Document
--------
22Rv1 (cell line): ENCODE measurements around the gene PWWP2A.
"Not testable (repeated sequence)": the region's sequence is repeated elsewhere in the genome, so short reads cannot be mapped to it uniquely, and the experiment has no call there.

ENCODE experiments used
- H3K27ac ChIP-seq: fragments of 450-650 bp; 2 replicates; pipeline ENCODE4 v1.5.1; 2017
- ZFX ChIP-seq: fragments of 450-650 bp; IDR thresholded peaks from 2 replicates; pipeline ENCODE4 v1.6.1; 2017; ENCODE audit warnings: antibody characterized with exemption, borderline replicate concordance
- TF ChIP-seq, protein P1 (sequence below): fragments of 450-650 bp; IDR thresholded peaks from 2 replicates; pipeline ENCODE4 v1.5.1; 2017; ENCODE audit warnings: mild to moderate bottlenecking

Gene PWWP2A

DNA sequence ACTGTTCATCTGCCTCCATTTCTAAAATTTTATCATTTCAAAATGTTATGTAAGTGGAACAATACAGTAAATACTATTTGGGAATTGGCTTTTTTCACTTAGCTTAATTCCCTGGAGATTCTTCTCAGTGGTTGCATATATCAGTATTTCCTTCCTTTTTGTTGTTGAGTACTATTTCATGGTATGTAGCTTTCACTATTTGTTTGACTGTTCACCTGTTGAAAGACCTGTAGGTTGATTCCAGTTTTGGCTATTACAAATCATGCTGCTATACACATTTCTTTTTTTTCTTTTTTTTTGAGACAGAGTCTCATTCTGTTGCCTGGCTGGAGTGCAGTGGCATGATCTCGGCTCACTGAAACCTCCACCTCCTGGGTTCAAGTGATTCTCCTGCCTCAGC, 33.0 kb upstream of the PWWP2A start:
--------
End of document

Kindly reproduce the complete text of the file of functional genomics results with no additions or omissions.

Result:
22Rv1 (cell line): ENCODE measurements around the gene PWWP2A.
"Not testable (repeated sequence)": the region's sequence is repeated elsewhere in the genome, so short reads cannot be mapped to it uniquely, and the experiment has no call there.

ENCODE experiments used
- H3K27ac ChIP-seq: fragments of 450-650 bp; 2 replicates; pipeline ENCODE4 v1.5.1; 2017
- ZFX ChIP-seq: fragments of 450-650 bp; IDR thresholded peaks from 2 replicates; pipeline ENCODE4 v1.6.1; 2017; ENCODE audit warnings: antibody characterized with exemption, borderline replicate concordance
- TF ChIP-seq, protein P1 (sequence below): fragments of 450-650 bp; IDR thresholded peaks from 2 replicates; pipeline ENCODE4 v1.5.1; 2017; ENCODE audit warnings: mild to moderate bottlenecking

Gene PWWP2A

DNA sequence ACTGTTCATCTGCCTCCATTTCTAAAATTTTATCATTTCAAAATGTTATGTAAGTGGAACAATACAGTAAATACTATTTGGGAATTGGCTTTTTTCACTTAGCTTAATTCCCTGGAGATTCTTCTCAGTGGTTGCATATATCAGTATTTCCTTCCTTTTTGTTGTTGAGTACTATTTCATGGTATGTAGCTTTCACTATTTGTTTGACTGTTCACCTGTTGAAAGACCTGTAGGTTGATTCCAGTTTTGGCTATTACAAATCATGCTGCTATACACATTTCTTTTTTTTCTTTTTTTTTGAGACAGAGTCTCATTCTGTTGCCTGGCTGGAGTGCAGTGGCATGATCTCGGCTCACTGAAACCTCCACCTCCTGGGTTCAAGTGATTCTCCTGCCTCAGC, 33.0 kb upstream of the PWWP2A start: